COLUMBUS, Ohio (AP) — An extreme lack of courtesy this campaign season among candidates and their supporters inspired U.S. House Speaker Paul Ryan on Wednesday to tell congressional interns: “When passions flare, ugliness is sometimes inevitable. But we shouldn’t accept ugliness as the norm.”
That coarsening of public behavior worries Gahanna-Jefferson schools aide Mindy McFann, who had etiquette drilled into her as a child.
“I thought, ‘Well, I can either get angry or I can do something about it,'” McFann said. Six years ago, after witnessing boorish manners in public, she went to the principal of Goshen Lane Elementary School to propose an etiquette class.
By the glow of “candlelight” (a string of Christmas lights) in Room 118, five Goshen Lane fifth-graders on Wednesday carefully ate their cafeteria lunch — elbows off the table! — while listening intently.
“Your cup goes to your right, at the tip of your knife,” McFann said, as the students emptied milk cartons into more refined drinking vessels. “Thumb goes on top of your fork. Nothing is used like a shovel.”
McFann’s curriculum, which she teaches to small groups throughout the year, is wide-ranging: how to behave online, how to shake hands, how to treat restaurant servers, how to act at a job interview. Manners are about building self-esteem and ease anywhere you go, she said. They demonstrate respect.
“I always tell these kids, ‘I want you to be able to go to the White House,'” she said.
“Mindy has a good heart for teaching the whole child,” said Goshen Lane Principal Melanie McGue. “I don’t even think they realize they’re learning lessons. … Teachers talk to me about, ‘Wow, I can really see some changes.'”
McFann is combating what she termed “Donald Trump-like manners.” Her objection to Trump isn’t his politics.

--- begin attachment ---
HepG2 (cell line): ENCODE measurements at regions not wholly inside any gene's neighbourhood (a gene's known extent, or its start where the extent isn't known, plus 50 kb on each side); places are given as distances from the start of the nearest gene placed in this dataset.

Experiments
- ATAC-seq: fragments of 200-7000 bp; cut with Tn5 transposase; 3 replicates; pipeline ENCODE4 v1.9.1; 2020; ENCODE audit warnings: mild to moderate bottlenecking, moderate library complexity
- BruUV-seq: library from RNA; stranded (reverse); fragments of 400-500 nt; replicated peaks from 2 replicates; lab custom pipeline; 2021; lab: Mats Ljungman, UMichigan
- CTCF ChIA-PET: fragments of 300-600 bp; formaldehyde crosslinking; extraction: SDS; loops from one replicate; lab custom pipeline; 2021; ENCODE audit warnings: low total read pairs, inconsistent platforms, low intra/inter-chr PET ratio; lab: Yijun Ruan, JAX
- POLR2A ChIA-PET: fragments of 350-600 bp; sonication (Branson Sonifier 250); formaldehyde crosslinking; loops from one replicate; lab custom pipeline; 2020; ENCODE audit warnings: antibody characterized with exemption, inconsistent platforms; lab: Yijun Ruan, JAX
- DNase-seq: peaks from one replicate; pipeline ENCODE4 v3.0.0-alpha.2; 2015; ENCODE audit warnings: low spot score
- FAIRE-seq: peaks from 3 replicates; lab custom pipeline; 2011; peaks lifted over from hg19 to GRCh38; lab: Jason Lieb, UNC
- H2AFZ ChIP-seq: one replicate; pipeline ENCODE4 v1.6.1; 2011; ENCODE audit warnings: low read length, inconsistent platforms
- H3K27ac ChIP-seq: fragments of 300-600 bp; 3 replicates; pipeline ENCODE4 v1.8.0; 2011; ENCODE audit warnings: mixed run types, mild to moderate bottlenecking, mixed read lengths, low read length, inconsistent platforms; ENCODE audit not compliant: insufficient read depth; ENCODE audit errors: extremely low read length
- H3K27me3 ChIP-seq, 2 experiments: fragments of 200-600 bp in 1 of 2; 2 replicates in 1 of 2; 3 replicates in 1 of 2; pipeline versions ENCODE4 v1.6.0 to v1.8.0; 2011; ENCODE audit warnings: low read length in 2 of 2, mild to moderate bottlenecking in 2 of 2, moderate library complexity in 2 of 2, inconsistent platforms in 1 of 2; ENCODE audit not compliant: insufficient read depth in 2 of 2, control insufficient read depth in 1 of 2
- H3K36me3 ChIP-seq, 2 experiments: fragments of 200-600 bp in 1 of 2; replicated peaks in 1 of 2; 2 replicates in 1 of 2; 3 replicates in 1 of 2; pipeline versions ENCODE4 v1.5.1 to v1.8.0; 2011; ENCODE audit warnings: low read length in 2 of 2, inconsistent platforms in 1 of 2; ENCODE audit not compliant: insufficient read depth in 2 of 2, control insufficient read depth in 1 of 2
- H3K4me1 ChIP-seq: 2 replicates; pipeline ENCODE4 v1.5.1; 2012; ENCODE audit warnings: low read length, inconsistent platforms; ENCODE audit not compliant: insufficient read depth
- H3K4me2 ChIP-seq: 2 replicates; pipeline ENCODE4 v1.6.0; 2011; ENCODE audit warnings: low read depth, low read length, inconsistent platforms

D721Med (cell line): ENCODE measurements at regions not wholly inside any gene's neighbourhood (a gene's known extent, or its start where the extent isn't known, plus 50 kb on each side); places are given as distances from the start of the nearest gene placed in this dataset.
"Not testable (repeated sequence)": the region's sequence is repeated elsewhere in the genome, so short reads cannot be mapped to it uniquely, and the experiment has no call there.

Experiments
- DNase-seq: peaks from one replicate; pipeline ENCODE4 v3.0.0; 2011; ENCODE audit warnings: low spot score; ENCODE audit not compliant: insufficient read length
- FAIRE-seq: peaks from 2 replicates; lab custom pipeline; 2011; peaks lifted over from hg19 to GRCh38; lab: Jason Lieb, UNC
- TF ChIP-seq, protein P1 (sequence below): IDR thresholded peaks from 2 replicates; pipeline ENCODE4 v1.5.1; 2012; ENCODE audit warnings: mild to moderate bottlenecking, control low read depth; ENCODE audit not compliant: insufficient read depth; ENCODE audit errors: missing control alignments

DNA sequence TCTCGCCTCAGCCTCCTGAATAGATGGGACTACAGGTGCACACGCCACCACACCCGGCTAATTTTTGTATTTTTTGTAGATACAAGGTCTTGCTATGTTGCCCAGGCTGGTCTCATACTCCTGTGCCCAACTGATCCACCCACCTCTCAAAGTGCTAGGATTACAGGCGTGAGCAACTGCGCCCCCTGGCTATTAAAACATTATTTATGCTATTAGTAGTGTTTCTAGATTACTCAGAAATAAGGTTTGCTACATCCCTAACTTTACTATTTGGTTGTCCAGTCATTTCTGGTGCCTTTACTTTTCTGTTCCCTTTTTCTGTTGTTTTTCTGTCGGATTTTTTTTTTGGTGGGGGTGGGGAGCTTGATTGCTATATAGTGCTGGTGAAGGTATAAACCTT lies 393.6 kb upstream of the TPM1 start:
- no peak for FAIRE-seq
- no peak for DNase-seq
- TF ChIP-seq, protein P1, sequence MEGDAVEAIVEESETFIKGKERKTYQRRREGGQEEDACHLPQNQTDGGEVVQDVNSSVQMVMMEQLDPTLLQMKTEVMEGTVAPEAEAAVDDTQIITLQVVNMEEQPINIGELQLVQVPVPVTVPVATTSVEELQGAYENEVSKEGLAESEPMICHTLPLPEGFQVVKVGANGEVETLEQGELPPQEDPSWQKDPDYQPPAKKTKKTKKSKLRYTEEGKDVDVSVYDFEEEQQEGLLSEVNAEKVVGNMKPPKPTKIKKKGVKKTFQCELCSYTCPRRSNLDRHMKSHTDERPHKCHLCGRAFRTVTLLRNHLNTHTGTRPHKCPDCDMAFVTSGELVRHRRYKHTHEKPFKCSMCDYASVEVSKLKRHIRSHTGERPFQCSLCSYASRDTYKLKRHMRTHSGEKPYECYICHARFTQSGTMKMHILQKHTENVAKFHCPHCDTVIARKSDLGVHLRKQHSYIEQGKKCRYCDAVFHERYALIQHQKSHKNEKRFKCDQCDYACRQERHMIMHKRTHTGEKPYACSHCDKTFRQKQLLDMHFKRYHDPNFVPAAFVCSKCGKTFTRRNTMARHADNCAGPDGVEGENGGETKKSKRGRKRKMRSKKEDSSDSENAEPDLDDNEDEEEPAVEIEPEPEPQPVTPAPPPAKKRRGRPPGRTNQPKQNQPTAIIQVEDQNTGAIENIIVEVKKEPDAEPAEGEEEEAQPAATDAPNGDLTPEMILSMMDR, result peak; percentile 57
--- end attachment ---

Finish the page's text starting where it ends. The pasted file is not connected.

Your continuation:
“What is (Trump) telling children about how to deal with other people? We tell them you don’t hit people. You don’t make fun of people. … The way this is all playing out, it’s scary. But I come here and, for an hour, I feel like it’s all going to be OK.”
Jim Bisenius, a local therapist and anti-bullying coach, said social media encourages meanness and disrespect more than anything else these days. But this election season “seems extra ugly.”
“For fifth-graders, or other kids, I wouldn’t want them watching the banter (of candidates) back and forth,” Bisenius said. But if children do encounter nasty political speech, parents can take advantage of the opportunity it presents. “They should comment on how this person is inappropriate, how they’re attacking someone else.”
McFann thought students would be reluctant to participate.
“I was stunned at how much they wanted to be heard and how much they wanted to know the rules,” she said.
Gahanna parent Melanie Forsythe has seen the change McFann’s lessons have worked in her two sons, Zachary in eighth grade and Tobias, who is taking the class now.
“One thing that really blew my mind, my son (Zachary) started opening the door for me,” Forsythe said. “It totally freaked me out. … And he still does it.”
Forsythe said that McFann has hit upon something that not many people are doing for this generation.
“Our culture is so busy, we forget that there are these social norms that someone took the time to teach us,” she said.
As the five kids on Wednesday practiced passing a platter of chocolate-dipped strawberries, McFann covered broad concepts.
“Sir,” she addressed Abinur Sileshi, 11, the lone boy at the table, “I will tell you that grooming is paramount. Girls want boys to be really, really clean.”
About perfume and cologne: “I’ve had to hang my head out of car windows because middle-schoolers like Axe (body spray) so much. It’s not for bathing in.”
McFann finished by discussing the need to stand strong against bullying: “Are you going to listen to others when they tell you you’re not enough?”
On their way out, the children shook McFann’s hand and thanked her.
Information from: The Columbus Dispatch, http://www.dispatch.com